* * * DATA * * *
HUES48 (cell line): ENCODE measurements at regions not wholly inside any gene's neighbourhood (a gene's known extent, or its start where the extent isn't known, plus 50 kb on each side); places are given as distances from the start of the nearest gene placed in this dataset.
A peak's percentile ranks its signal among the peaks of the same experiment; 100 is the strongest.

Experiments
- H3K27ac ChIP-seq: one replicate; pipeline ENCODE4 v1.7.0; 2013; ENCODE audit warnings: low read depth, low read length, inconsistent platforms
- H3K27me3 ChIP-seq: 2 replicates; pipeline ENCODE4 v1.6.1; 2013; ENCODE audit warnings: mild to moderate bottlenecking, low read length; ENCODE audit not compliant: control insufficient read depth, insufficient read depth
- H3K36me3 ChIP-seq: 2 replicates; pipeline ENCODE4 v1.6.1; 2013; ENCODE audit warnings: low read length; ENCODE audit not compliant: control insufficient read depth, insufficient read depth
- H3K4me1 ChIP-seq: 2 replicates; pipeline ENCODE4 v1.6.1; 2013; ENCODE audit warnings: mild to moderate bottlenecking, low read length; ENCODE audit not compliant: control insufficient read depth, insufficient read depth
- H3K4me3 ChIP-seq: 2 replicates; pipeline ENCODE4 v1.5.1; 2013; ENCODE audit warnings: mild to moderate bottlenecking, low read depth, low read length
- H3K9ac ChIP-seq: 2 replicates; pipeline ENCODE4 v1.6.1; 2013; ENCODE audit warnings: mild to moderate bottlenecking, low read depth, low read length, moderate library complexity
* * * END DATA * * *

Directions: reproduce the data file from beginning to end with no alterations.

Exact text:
HUES48 (cell line): ENCODE measurements at regions not wholly inside any gene's neighbourhood (a gene's known extent, or its start where the extent isn't known, plus 50 kb on each side); places are given as distances from the start of the nearest gene placed in this dataset.
A peak's percentile ranks its signal among the peaks of the same experiment; 100 is the strongest.

Experiments
- H3K27ac ChIP-seq: one replicate; pipeline ENCODE4 v1.7.0; 2013; ENCODE audit warnings: low read depth, low read length, inconsistent platforms
- H3K27me3 ChIP-seq: 2 replicates; pipeline ENCODE4 v1.6.1; 2013; ENCODE audit warnings: mild to moderate bottlenecking, low read length; ENCODE audit not compliant: control insufficient read depth, insufficient read depth
- H3K36me3 ChIP-seq: 2 replicates; pipeline ENCODE4 v1.6.1; 2013; ENCODE audit warnings: low read length; ENCODE audit not compliant: control insufficient read depth, insufficient read depth
- H3K4me1 ChIP-seq: 2 replicates; pipeline ENCODE4 v1.6.1; 2013; ENCODE audit warnings: mild to moderate bottlenecking, low read length; ENCODE audit not compliant: control insufficient read depth, insufficient read depth
- H3K4me3 ChIP-seq: 2 replicates; pipeline ENCODE4 v1.5.1; 2013; ENCODE audit warnings: mild to moderate bottlenecking, low read depth, low read length
- H3K9ac ChIP-seq: 2 replicates; pipeline ENCODE4 v1.6.1; 2013; ENCODE audit warnings: mild to moderate bottlenecking, low read depth, low read length, moderate library complexity